"And those were very simple lawsuits," said Tamya Cox, program director and legislative counsel for the American Civil Liberties Union of Oklahoma. "This upcoming lawsuit, it's going to be more complex."
And even more costly.
So why are lawmakers so willing to risk flushing the taxpayers' precious money down the lawsuit toilet?
The fact is, some legislators are so convinced of their own righteousness that they simply must do all they can to reshape Oklahoma in their own image. If the courts don't see it their way, then, activist judges are to blame -- and they must be replaced. (Remember: state Reps. Mike Ritze, R-Broken Arrow, and Mike Reynolds, R-Oklahoma City, tinkered this session with legislation aimed at usurping judicial power. Do they understand separation of powers?)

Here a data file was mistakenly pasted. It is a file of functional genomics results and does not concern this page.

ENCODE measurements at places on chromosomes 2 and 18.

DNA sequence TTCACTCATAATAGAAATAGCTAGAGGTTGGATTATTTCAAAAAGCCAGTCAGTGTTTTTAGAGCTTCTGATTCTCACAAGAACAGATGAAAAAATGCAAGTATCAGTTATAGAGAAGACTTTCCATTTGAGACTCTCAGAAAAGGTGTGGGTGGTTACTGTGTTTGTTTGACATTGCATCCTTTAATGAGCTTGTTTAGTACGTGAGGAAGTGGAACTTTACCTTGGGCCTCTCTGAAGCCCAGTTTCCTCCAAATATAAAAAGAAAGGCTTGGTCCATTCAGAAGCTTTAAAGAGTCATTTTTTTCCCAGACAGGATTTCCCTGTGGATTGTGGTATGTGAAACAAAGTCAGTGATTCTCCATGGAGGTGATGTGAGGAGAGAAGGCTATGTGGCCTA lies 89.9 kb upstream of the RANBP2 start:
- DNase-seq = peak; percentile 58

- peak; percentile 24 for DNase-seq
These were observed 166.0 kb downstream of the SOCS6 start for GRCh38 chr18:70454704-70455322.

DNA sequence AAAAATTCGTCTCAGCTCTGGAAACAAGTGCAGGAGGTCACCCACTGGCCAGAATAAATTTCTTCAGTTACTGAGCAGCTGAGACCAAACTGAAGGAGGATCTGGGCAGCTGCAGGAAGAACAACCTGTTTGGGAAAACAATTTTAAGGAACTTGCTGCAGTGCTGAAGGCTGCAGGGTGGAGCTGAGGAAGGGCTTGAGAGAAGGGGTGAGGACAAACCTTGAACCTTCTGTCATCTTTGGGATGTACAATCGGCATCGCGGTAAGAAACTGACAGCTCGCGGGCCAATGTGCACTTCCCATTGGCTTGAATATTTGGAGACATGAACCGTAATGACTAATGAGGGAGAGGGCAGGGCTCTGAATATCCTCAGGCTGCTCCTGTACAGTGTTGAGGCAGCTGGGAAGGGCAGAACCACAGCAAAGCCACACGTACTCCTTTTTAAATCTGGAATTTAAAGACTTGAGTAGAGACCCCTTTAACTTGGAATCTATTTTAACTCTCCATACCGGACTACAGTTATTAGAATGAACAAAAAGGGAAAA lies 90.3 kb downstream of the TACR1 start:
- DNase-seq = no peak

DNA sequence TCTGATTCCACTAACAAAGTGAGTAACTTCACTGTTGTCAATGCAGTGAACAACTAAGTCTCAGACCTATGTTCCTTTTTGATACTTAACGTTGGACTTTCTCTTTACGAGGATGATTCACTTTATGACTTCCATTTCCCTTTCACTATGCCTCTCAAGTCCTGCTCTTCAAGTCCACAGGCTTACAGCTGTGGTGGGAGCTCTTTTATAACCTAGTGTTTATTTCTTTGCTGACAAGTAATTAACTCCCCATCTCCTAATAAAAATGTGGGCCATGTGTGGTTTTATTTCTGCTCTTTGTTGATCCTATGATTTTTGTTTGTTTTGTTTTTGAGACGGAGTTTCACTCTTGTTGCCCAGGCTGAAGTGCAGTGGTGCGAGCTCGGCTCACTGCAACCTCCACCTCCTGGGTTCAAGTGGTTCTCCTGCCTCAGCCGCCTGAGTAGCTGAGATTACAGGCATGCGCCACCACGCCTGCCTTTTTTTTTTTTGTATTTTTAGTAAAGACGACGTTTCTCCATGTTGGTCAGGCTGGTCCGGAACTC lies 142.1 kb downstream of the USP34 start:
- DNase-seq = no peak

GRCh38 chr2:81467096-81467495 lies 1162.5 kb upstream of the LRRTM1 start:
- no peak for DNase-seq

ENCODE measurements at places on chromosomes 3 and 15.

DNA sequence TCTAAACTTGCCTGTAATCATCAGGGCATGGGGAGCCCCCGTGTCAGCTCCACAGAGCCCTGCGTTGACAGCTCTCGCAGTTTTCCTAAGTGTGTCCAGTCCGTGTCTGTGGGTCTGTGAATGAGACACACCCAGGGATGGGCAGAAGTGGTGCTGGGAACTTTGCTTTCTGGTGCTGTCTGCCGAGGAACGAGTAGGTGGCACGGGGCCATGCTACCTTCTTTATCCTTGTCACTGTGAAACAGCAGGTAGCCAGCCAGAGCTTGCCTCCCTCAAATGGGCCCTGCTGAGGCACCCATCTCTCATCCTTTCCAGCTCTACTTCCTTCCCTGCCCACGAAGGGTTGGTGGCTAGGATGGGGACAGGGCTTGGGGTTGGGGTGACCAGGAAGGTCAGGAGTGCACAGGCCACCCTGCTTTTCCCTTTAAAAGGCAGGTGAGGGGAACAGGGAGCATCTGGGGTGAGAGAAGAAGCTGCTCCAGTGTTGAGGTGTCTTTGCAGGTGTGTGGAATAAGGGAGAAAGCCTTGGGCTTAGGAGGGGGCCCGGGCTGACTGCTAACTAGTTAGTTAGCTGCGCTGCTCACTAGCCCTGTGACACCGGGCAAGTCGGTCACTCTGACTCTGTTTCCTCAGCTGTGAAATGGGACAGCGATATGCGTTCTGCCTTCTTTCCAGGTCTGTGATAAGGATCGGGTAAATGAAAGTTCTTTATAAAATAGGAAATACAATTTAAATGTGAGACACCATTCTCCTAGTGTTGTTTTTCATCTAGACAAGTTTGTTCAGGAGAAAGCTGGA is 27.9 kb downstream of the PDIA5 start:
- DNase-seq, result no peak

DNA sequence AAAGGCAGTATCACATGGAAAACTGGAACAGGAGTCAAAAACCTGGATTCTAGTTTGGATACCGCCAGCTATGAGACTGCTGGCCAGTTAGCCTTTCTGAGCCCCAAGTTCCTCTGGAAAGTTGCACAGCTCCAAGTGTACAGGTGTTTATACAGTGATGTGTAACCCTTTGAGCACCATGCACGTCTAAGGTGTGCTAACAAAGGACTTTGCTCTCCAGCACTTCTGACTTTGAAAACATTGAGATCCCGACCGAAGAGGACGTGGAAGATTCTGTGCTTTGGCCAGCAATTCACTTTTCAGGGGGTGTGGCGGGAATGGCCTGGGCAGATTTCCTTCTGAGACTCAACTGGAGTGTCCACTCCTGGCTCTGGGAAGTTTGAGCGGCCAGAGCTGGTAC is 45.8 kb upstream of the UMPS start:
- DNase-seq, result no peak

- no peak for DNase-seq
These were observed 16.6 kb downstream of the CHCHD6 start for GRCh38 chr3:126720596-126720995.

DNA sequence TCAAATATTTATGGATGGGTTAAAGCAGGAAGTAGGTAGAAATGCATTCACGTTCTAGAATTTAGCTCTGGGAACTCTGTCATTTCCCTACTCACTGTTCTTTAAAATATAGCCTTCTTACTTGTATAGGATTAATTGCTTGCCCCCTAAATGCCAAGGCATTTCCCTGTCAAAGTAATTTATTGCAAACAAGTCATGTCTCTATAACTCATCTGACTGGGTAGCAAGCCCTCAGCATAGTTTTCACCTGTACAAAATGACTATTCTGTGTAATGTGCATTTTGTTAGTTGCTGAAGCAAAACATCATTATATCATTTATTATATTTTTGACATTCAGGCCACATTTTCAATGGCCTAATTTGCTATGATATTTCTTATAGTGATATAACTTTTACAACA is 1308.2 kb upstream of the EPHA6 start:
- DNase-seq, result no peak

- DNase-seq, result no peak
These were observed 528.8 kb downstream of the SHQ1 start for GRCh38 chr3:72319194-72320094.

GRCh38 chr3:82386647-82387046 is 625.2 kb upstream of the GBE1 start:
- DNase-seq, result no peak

Others, including some legislative leaders, embrace these constitutionally dubious measures as good old-fashioned horse-trading that secures the zealots' votes on most other legislation. Further, they view it as good politics: It fires up the faithful, in this case social conservatives that have proven such a key component in Oklahoma becoming the reddest state in the union.
Ironically, the passage of these controversial measures -- and the legal challenges they spawn -- also serve to create something of a Full Employment Act for lawyers, a group loathed by corporatist Republicans that control both houses of the Legislature.
At least Attorney General Drew Edmondson displayed common sense when he declined to file a lawsuit over the new federal health care reform. More than a dozen states already are tilting at that windmill.
Oklahoma taxpayers can't afford any more elective lawsuits -- especially those that, truth be told, are primarily about the pursuit of political advantage.
-- Arnold Hamilton is editor of The Oklahoma Observer; HYPERLINK "http://www.okobserver.net"; www.okobserver.net